Intro to Fairy Tales: Syllabus Assignment

Although this week’s readings are on the topic of grading, I’ve decided to instead record some thoughts on the syllabus I plan to create as our final project in the practicum.  (This is largely due to the fact that I’ll be grading papers all weekend and I’m trying to deny that this is indeed how I will be spending the next several days…So on to happier thoughts!)

That I’m planning a course on the topic of fairy tales is probably not surprising to those of you who know me.  They are my main research interest, the topic of my dissertation, the topic of most of my term papers as a graduate student, as well as a topic I’ve managed to insert in some manner into each of the classes I have taught here at Wayne State.  But more than just being a subject *I* find interesting, fairy tales are texts that most students get excited about (or at least do not hate with a vile contempt that causes them to glare at me with evil eyes).  From talking with my students, Disney still reigns supreme for child entertainment, and students are often amazed when they are exposed to non-Disney versions of the fairy tales they experienced as children.  From talking to other fairy-tale scholars, my experience of student interest is not a fluke, and CMLLC’s Introduction to Fairy Tale courses are reportedly quick to fill to capacity.  The new IC course Intro to Children’s Literature is also becoming a favorite with registering students.  So as far as a topic goes, fairy tales seem ideal for both me AND the students I hope to teach.

Although I’ve considered creating a course syllabus under the designation Intro to Children’s Literature, I have decided to instead go with the more generic Intro to Fiction and Writing (ENG 2120).  This is in large part due to my desire to use a newly released text, Marvelous Transformations:  An Anthology of Fairy Tales and Contemporary Critical Perspectives, edited by Christine A. Jones and Jennifer Schacker.  This anthology was created expressly for teaching fairy tales, and it therefore follows the history of the fairy tale, including a selection of tales beginning in Ancient Egypt until present-day contemporary tales.  It also includes an introduction on “How to Read a Fairy Tale,” as well as essays on various critical approaches, including genre, ideology, authorship, reception, and translation.  Supplemented with a more novel-length text (I’m currently trying to get a copy of Fabien Vehlmann’s graphic novel Beautiful Darkness for evaluation), other favorite fairy tales (many of which are available via Sur La Lune), and possibly a literature and writing handbook and a few secondary source articles, it seems like this text really brings the course together without undue cost for students.  But because Marvelous Transformations includes fairy tales for both adults and children, it will not work for an Intro to Children’s Literature course.  And my heart is currently very much set on this text (I’m actually a bit obsessed, in case my whole sales/marketing spiel hasn’t made that obvious yet).  As a final note, this anthology also seems quite ideal for Wayne State’s Gen. Ed. in English curriculum, given the continuation of Genre from ENG 1020 to this anthology.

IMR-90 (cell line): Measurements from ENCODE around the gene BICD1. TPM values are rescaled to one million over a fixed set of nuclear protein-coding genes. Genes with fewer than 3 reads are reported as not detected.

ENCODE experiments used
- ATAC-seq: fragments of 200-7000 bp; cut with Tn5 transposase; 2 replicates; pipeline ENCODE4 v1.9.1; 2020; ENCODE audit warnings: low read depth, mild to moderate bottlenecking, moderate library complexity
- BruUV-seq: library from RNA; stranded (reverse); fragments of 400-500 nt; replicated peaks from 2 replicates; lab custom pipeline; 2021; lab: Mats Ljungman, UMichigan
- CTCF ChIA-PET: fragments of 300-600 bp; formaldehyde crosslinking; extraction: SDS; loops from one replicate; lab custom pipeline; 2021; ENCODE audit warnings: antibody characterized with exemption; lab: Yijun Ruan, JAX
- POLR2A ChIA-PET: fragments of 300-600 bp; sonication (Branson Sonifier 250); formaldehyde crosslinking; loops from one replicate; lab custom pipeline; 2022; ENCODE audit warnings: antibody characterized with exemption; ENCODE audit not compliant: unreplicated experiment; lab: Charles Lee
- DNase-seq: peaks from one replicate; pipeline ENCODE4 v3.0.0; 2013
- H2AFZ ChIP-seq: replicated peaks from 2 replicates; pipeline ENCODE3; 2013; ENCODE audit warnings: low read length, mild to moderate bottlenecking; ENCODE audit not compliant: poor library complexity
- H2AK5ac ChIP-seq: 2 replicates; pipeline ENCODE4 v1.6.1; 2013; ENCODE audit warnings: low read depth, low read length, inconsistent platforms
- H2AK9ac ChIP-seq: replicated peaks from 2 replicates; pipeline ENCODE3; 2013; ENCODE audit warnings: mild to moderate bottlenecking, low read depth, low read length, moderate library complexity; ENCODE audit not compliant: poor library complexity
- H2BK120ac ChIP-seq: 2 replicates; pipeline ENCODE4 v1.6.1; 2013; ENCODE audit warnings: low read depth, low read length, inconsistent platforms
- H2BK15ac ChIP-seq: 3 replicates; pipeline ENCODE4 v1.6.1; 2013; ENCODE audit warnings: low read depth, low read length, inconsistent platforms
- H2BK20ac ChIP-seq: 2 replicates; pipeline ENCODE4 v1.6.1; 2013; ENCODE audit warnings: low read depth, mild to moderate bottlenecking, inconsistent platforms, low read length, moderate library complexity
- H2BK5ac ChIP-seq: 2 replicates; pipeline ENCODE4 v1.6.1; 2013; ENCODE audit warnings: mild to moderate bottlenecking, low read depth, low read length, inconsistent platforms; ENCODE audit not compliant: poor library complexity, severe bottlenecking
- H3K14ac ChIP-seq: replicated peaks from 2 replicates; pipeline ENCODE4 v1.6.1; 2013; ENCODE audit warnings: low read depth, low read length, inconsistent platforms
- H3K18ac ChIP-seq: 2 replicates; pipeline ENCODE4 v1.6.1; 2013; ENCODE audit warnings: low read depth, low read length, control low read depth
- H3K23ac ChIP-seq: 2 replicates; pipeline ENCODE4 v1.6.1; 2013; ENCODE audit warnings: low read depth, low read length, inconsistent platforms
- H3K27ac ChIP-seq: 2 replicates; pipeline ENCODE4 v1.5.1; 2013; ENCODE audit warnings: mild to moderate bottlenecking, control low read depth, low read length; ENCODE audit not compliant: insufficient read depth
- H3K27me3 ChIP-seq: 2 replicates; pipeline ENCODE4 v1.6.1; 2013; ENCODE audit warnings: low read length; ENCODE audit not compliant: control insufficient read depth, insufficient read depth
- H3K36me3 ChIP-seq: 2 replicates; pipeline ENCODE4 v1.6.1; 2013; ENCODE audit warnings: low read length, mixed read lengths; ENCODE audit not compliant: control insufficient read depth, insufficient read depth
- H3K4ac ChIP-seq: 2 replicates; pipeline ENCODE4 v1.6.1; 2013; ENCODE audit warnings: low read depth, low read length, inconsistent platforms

Moving away from the wonders of Marvelous Transformations, I plan to re-use variations of the assignments I used last Fall when I taught ENG 2120: Intro to Fiction and Writing with the theme of the femme fatale.  I’ll be revising the assignment descriptions and weights, but the sequence, I think, was successful.


  1. Character Analysis (short diagnostic essay assigned the first week of class and due the next week)
  2. Close Reading
  3. Literary Analysis/Compare & Contrast (students are free to choose one or the other)
  4. Annotated Bibliography 
  5. Literary Research Paper (revision of Lit. Analysis/Compare & Contrast with addition of research to meet graded revision requirement)
  6. Short Presentation (students suggested last fall that I change the presentation to a revision of the Character Analysis from Week 1; I like this suggestion as it again becomes a graded revision)
  7. Weekly Responses (used as low-stakes writing that allowed students to share their personal opinions about the texts (I liked/am enjoying/am bored/etc.), especially in the beginning of class; used more and more as the semester continues as a way for students to begin building their projects (thesis statements, outlines, Works Cited, etc.) and receive feedback from me)



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